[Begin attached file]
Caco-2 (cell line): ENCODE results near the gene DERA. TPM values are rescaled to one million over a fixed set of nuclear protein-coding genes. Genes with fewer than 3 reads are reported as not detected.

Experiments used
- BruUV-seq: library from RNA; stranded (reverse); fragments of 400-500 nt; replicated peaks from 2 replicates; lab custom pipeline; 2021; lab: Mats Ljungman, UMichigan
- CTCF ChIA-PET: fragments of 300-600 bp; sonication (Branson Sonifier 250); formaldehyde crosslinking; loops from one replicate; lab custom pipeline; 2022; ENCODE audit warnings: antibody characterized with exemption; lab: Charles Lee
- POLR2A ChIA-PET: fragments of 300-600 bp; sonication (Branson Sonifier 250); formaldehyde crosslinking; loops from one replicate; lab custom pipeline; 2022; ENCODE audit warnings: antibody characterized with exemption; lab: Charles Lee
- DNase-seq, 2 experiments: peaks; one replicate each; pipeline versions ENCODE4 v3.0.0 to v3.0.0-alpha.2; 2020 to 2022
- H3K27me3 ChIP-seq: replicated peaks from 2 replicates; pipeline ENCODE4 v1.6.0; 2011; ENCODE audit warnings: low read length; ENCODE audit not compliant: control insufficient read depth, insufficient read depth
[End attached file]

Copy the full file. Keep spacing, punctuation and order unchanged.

Caco-2 (cell line): ENCODE results near the gene DERA. TPM values are rescaled to one million over a fixed set of nuclear protein-coding genes. Genes with fewer than 3 reads are reported as not detected.

Experiments used
- BruUV-seq: library from RNA; stranded (reverse); fragments of 400-500 nt; replicated peaks from 2 replicates; lab custom pipeline; 2021; lab: Mats Ljungman, UMichigan
- CTCF ChIA-PET: fragments of 300-600 bp; sonication (Branson Sonifier 250); formaldehyde crosslinking; loops from one replicate; lab custom pipeline; 2022; ENCODE audit warnings: antibody characterized with exemption; lab: Charles Lee
- POLR2A ChIA-PET: fragments of 300-600 bp; sonication (Branson Sonifier 250); formaldehyde crosslinking; loops from one replicate; lab custom pipeline; 2022; ENCODE audit warnings: antibody characterized with exemption; lab: Charles Lee
- DNase-seq, 2 experiments: peaks; one replicate each; pipeline versions ENCODE4 v3.0.0 to v3.0.0-alpha.2; 2020 to 2022
- H3K27me3 ChIP-seq: replicated peaks from 2 replicates; pipeline ENCODE4 v1.6.0; 2011; ENCODE audit warnings: low read length; ENCODE audit not compliant: control insufficient read depth, insufficient read depth